The Darkside ransomware group claimed to have stolen 150GB of Brenntag data during their attack. To prove their claims, the ransomware gang created a private data leak page containing a description of the types of data that were stolen and screenshots of some of the files. DarkSide initially demanded a $7.5 million ransom, but after negotiations cut the ransom to $4.4 million, BleepingComputer reported.

The DarkSide affiliate claims to have gotten access to Brenntag’s network after purchasing stolen credentials, BleepingComputer reported. However, the DarkSide affiliate does not know how the stolen credentials were originally obtained. Ransomware gangs and other threat actors commonly use dark web marketplace to purchase stolen credentials, especially those for remote desktop credentials.

8. JBS

Ransom Paid: $11 Million

JBS in June paid $11 million to the REvil ransomware operators who temporarily knocked out plants that process roughly one-fifth of the nation’s meat supply, the company’s chief executive said. The ransom payment, in bitcoin, was made to shield JBS meat plants from further disruption and to limit the potential impact on restaurants, grocery stores and farmers, according to The Wall Street Journal.

JBS learned of the attack when technology staff members noticed irregularities with the functioning of some servers. The company’s technology team began shutting down the meat supplier’s systems to slow the attack’s advance. JBS called in technology vendors that had previously worked with the company, as well as cybersecurity experts and consultants who began negotiating with the attackers.

JBS maintains secondary backups of all its data, which are encrypted, and the company brought back operations at its plants using those backup systems, The Wall Street Journal reported. While the company was making good progress, JBS’s technology experts cautioned the company that there was no guarantee that the hackers wouldn’t find another way to strike, according to The Wall Street Journal.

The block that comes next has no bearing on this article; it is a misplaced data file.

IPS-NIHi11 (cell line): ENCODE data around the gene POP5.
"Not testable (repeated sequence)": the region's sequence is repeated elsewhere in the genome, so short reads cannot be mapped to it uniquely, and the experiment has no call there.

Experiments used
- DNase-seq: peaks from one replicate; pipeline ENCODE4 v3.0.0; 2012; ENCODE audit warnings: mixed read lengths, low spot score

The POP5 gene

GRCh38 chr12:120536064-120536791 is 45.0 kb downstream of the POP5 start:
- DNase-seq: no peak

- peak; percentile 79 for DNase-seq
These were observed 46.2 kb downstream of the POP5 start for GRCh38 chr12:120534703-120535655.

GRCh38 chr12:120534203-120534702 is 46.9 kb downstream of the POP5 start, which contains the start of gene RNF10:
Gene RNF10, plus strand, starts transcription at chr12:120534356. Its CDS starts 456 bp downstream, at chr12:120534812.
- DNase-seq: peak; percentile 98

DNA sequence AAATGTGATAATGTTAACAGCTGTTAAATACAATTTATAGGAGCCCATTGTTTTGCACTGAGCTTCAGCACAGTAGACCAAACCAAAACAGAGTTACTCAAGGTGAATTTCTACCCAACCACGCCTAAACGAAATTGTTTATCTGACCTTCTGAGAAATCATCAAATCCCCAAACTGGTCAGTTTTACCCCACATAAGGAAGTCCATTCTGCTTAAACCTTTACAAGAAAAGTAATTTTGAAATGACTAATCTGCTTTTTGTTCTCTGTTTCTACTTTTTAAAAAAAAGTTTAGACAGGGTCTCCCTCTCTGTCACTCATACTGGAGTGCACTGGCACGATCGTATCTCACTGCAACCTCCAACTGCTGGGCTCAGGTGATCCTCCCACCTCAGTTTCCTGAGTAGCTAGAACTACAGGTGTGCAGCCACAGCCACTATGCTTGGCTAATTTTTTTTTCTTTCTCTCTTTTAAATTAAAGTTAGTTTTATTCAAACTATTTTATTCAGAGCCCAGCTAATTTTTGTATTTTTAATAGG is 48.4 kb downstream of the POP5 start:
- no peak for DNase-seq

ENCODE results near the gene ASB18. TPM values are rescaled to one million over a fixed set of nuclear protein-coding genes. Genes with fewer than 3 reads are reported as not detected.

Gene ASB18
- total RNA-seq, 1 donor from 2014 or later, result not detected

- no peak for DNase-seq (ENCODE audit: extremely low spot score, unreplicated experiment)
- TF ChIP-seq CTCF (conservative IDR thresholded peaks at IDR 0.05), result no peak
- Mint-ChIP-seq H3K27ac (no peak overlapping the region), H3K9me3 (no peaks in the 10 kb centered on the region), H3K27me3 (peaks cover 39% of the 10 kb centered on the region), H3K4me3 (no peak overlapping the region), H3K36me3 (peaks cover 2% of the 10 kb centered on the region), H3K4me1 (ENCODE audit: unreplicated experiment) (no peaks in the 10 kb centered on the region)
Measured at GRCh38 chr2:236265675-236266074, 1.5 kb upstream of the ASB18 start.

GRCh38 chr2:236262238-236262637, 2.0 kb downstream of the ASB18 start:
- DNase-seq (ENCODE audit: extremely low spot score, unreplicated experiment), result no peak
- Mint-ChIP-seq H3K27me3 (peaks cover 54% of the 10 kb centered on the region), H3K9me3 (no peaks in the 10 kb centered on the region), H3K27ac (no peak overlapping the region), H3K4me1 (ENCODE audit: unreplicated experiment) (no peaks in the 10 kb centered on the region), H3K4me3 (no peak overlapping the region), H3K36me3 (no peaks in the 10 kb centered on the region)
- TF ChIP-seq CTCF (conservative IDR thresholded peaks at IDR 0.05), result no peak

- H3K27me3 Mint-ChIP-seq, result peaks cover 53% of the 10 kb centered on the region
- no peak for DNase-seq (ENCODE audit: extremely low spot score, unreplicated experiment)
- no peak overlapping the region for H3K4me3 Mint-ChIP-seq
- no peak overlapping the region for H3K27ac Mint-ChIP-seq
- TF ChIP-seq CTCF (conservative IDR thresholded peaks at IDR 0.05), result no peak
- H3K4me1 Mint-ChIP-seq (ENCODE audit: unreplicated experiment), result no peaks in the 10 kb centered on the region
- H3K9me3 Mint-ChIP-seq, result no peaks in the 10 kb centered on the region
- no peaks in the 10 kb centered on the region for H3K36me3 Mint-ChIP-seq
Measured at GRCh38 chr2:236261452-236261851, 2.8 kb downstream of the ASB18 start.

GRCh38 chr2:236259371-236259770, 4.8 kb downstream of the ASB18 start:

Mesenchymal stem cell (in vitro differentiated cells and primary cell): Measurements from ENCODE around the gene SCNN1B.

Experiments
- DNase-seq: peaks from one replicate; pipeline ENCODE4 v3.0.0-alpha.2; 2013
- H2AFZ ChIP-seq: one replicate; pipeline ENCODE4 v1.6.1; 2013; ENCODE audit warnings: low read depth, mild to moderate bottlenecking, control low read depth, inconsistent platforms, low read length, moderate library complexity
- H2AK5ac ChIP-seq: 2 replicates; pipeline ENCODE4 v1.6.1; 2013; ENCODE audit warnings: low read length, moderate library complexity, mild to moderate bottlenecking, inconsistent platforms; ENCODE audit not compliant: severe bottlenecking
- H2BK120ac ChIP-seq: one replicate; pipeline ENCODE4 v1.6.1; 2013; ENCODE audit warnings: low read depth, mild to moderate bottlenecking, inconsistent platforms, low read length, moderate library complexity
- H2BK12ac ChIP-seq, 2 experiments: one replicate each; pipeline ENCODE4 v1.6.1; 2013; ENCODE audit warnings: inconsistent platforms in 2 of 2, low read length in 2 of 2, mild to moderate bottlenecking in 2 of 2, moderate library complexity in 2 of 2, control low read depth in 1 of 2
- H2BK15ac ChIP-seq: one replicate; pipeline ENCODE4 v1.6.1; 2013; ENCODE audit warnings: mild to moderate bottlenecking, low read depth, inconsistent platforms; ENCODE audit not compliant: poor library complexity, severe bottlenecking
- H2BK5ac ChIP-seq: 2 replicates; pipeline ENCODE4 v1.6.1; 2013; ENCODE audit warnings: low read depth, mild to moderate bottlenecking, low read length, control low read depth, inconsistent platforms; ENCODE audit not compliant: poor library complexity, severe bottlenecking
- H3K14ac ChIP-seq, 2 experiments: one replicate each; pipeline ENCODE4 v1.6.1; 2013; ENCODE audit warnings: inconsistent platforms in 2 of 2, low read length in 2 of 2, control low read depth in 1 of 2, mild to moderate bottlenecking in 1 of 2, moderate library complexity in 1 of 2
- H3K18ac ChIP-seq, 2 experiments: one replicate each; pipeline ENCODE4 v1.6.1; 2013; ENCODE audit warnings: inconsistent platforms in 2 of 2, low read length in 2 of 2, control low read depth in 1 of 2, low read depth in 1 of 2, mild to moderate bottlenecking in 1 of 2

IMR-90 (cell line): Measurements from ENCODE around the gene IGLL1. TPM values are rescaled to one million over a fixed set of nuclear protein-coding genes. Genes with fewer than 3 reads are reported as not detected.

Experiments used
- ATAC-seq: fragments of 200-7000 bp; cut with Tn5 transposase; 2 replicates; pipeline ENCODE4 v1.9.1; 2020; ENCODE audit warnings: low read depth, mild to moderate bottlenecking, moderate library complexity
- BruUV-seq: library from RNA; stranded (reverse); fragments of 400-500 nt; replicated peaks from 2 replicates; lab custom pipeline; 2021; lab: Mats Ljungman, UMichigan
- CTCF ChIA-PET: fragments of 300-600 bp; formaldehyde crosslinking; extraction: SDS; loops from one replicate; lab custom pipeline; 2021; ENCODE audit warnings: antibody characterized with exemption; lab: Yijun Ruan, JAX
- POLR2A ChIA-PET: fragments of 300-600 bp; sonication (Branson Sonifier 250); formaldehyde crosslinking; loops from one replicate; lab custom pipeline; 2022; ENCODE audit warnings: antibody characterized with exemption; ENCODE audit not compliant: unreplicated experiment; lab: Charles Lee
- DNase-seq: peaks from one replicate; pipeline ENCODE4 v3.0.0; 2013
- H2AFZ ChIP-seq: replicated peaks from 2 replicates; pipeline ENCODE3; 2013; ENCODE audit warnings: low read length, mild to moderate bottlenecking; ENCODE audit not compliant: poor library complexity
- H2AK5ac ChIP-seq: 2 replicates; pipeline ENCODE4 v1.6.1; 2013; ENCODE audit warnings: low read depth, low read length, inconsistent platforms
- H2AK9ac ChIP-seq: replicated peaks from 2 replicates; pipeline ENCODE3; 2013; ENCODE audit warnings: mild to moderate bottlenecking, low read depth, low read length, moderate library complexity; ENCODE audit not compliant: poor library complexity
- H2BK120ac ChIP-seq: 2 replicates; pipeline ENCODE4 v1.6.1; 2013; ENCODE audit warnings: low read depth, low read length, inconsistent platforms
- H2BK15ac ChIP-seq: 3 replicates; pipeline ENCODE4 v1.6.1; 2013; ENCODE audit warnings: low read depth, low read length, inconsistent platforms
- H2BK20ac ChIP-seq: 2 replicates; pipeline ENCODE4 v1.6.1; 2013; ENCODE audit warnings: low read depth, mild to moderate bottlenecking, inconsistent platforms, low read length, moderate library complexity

T-6. Kia Motors

Ransom Requested: $20 Million

Kia Motors America in February suffered a ransomware attack carried out by the DoppelPaymer gang, which demanded $20 million for a decryptor and not to leak stolen data. DoppelPaymer claimed that a "huge amount" of data was stolen, or exfiltrated, from Kia Motors America and that it would be released in two-to-three weeks if the company didn’t negotiate with the hackers, BleepingComputer reported.

Prior to the public ransom demand, Kia Motors America started experiencing a nationwide IT outage that affected their mobile UVO Link apps, phone services, payment systems, owner‘s portal, and internal sites used by dealerships. Similarly, Hyundai told Kia dealers that multiple systems were down including their internal dealer site, and services used by dealer technicians were affected as well.

Kia Motors America told BleepingComputer that they had seen no evidence that they have suffered a “ransomware” attack. Hyundai similarly said that they have no evidence of a ”ransomware” attack.

T-6. Ireland’s Health Service Executive (HSE)

Ransom Requested: $20 Million

Ireland’s health service, the HSE, said they are refusing to pay a $20 million ransom demand from the Conti ransomware gang after the hackers encrypted computers and disrupted the country’s health care. Ireland‘s publicly funded healthcare system shut down all of their IT systems in May after suffering a Conti ransomware attack, according to BleepingComputer.